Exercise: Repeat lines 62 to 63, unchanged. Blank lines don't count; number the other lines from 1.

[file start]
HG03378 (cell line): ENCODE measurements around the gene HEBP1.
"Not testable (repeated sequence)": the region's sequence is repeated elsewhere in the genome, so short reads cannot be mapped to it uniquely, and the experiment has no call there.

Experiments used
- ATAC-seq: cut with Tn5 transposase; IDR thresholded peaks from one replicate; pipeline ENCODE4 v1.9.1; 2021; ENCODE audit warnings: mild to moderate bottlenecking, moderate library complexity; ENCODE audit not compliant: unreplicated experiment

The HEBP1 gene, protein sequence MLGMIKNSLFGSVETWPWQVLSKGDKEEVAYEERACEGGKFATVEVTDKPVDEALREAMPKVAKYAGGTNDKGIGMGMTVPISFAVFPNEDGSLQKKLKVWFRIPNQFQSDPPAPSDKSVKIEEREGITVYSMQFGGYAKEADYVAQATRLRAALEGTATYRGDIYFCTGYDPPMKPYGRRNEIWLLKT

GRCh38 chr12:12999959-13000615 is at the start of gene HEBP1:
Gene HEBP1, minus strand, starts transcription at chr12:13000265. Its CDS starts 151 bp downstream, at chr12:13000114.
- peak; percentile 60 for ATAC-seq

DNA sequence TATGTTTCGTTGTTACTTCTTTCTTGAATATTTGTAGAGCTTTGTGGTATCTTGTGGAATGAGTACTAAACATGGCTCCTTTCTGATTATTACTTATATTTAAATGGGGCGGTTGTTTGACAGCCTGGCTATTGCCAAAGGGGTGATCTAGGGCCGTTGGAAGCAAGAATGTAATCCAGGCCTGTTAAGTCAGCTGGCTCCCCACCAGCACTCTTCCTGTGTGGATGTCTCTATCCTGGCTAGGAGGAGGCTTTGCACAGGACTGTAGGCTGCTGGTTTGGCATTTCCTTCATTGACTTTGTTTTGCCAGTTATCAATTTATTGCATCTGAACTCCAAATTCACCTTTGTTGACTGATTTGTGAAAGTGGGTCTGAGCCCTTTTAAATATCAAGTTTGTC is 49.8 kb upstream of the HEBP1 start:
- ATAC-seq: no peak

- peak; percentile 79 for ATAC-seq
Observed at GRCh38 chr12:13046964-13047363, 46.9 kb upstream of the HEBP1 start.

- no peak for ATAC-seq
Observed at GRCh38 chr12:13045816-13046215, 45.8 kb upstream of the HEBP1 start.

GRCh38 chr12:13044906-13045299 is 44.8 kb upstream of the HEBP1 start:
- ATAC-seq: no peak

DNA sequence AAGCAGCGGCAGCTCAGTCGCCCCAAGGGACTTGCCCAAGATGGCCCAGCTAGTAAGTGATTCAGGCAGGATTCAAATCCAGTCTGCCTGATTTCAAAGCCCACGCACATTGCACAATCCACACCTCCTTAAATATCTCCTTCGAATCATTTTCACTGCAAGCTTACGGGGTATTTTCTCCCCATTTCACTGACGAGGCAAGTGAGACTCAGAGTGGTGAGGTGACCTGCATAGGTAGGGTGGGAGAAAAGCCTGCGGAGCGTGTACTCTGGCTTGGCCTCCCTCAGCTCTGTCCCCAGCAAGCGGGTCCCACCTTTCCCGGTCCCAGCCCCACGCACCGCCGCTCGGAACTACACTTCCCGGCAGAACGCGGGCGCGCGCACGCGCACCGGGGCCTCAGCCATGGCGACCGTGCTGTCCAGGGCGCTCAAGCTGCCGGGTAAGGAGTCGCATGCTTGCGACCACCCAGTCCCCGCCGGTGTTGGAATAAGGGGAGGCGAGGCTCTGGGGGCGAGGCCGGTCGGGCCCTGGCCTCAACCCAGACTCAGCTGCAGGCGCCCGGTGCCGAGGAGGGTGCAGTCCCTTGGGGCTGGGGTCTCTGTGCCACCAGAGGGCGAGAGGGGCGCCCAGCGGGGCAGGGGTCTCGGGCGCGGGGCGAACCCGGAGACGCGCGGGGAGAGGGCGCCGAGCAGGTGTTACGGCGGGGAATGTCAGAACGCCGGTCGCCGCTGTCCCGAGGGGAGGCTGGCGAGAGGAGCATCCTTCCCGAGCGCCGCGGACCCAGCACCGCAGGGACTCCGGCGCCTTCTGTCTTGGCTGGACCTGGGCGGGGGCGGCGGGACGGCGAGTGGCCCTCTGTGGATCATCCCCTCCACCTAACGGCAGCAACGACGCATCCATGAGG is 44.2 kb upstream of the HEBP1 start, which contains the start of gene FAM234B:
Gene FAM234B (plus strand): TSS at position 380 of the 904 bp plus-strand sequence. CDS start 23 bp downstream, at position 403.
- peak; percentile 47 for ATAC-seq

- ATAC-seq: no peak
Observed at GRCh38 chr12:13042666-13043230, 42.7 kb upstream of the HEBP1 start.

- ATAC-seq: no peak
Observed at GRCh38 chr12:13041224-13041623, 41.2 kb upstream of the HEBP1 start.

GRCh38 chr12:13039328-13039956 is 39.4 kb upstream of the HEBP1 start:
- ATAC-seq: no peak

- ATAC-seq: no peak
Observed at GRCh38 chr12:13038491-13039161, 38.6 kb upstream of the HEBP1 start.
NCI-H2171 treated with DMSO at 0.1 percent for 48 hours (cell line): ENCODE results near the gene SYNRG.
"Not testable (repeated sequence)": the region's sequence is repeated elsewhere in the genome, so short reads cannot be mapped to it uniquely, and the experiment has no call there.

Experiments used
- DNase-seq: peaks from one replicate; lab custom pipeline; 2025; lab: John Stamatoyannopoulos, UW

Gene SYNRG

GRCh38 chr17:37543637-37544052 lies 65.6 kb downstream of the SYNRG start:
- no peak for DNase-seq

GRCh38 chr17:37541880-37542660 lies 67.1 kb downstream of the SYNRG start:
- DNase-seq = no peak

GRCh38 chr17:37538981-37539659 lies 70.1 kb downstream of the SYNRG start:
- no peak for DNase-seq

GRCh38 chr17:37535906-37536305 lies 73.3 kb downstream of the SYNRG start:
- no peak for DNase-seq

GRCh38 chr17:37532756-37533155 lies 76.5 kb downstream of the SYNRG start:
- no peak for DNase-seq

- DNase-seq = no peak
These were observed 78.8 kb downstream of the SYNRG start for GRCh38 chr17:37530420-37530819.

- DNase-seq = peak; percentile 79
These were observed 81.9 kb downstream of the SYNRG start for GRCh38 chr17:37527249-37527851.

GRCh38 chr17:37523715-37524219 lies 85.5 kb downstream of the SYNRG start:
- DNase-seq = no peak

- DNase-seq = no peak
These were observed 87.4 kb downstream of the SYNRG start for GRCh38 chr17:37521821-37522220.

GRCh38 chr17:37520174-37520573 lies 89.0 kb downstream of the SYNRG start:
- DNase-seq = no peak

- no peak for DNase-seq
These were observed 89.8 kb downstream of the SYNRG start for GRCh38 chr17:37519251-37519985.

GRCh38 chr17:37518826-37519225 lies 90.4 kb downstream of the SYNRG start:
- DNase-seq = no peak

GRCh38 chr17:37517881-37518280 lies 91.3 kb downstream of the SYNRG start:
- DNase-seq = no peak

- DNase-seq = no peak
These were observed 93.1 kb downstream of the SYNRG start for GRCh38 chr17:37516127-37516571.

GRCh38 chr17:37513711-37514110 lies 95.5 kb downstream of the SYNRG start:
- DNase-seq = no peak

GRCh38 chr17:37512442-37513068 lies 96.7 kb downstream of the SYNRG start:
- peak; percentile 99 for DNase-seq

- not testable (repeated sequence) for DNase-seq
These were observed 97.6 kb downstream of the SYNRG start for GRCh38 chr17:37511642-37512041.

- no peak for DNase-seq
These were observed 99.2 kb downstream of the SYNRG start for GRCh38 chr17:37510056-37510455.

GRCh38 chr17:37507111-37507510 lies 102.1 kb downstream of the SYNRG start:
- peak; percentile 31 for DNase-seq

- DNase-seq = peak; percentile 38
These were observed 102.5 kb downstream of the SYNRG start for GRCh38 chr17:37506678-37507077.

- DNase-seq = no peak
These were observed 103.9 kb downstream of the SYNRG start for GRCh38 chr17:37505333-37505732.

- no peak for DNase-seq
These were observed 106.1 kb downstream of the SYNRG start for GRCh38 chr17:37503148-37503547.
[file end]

- DNase-seq = no peak

GRCh38 chr17:37512442-37513068 lies 96.7 kb downstream of the SYNRG start: